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  • Writer's pictureCogito

220410 Journal Entry: Cogito's Journey's First Video Project

Hey, Cogito here. It's been quite a while since I last posted. After the last few posts on prebiotic sugar synthesis, which is the research I am most familiar with, I realised how little I know.

I have come across many different aspects of origins of life research, all of which are interesting topics that would make great posts. However, being simply aware and understanding something in enough detail to be able to explain it in a simple yet accurate manner are very different. As I stared at the list of topics I wanted to cover, such as hydrothermal vents, hot springs, and the reductive TCA cycle, the realisation of how out of my depth I am combined with not wanting to spread wrong information have become somewhat of a mental block.

It also doesn't help that the need to get experimental data resurfaced after the pandemic restrictions have been lifted; time to sit down to read (and reread) papers, write, edit, and make figures/illustrations does not come by often.

Yet another reason happens to be the topic of this post. That is... I have been working on a video project documenting the ongoing research at the Australian Centre for Astrobiology (ACA).

In this post/journal entry, let me share some of my experience behind the scenes and give you some sneak peeks of the product our team have been working so hard on.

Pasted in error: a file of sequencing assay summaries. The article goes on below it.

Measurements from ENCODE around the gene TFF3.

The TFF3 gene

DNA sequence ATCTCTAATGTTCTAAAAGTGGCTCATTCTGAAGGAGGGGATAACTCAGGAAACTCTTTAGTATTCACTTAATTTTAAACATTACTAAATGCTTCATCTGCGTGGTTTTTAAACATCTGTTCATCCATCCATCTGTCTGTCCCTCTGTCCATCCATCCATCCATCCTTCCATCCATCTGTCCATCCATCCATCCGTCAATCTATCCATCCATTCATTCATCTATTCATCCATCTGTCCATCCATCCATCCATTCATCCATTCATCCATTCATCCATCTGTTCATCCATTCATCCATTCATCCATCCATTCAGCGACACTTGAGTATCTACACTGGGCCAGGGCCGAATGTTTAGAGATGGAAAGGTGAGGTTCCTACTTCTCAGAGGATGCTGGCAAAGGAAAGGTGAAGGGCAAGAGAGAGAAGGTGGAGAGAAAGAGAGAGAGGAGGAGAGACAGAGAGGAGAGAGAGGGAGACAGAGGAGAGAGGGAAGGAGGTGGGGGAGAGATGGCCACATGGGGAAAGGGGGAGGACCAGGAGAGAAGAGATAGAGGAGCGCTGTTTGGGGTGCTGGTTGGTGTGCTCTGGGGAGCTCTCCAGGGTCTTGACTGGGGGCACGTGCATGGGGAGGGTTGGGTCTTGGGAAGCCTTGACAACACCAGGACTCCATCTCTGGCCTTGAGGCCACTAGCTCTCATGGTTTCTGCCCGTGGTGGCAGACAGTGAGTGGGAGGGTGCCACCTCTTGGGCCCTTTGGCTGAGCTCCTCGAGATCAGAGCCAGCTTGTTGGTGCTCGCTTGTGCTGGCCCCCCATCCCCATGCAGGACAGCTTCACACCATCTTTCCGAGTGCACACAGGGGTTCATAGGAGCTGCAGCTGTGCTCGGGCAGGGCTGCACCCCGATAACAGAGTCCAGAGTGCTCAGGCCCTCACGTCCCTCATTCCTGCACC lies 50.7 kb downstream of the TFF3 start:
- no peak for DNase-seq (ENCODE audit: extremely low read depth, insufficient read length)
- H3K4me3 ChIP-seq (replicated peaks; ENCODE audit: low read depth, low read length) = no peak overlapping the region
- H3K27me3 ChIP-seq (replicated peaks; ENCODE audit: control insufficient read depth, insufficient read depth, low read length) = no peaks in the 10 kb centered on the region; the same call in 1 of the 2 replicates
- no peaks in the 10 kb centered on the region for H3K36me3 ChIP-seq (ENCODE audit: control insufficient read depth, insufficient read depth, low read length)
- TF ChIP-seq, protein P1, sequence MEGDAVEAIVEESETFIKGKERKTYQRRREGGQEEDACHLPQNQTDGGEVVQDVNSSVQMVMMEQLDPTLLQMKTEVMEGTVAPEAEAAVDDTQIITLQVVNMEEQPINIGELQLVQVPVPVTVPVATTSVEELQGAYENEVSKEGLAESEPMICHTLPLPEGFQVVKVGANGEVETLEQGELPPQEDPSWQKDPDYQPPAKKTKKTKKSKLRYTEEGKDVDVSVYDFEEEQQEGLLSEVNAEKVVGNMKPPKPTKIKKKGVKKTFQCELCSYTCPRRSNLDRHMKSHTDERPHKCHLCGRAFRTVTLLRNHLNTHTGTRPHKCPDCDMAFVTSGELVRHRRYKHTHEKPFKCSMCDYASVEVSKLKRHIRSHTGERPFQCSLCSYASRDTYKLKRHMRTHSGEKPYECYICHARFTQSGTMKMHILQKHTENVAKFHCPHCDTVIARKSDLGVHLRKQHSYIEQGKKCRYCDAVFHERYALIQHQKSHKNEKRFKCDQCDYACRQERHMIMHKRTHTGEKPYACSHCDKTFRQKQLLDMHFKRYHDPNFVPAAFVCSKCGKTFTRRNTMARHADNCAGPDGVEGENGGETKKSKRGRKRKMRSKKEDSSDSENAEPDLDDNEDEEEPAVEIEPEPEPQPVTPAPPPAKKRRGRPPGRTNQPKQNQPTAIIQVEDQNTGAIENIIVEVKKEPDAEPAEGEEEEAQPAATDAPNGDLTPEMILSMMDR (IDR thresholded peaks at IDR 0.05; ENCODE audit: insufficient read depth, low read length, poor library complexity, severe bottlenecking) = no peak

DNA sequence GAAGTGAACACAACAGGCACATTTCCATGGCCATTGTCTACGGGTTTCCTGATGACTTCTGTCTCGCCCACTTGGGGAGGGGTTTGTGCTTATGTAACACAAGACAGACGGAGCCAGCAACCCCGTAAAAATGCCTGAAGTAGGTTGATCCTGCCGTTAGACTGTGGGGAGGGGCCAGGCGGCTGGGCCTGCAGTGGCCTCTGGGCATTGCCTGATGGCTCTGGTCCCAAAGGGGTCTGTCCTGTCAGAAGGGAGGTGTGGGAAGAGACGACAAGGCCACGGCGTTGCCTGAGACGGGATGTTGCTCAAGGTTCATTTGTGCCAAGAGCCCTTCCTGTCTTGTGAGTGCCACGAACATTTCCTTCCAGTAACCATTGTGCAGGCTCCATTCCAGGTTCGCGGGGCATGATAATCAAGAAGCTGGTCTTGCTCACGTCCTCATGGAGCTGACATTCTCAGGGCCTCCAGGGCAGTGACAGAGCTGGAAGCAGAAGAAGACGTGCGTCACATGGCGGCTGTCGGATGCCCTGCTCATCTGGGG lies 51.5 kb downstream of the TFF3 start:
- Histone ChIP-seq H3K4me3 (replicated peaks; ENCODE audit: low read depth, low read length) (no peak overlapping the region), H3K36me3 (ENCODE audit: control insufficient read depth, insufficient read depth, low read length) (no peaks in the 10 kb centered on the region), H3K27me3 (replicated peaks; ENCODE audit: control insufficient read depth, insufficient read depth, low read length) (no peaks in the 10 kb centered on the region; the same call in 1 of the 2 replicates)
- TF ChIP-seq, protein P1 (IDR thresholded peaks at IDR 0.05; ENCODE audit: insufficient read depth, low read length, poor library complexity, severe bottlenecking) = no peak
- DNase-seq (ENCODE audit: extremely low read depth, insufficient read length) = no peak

No doubt the biggest undertaking of the past few months, and arguably my life thus far, is a video project for the ACA, of which I am a member. For a bit of context, I got funded to make a documentary describing the ongoing research at the ACA in late 2021. Although I was confident in our abilities to troubleshoot and learn as we go, proposing a 30-min video for my first project with a two-person team (myself and the designer for this blog, Q.A.) and no prior experience was rather ridiculous in hindsight. Since then, Q.A. and I have been constantly switching hats between our different roles, occasionally taking on new ones.

The writing involved constructing an engaging narrative covering the work of six research groups spanning many different disciplines (astrochemistry, prebiotic chemistry, geochemistry, and microbiology) which.....was surprisingly not too bad.

One of the main challenges, however, was balancing the pace of the documentary while showcasing how the research was conducted. The original vision was to feature a member from each of the six research groups explaining their project and conducting relevant experiments interjected by animations and stock footage to illustrate scientific concepts. However, it did not take long for me to realise putting a focus on the experiments will require much more time, coordination, and editing efforts. For this project, I decided to only use footage of experiments as B-rolls.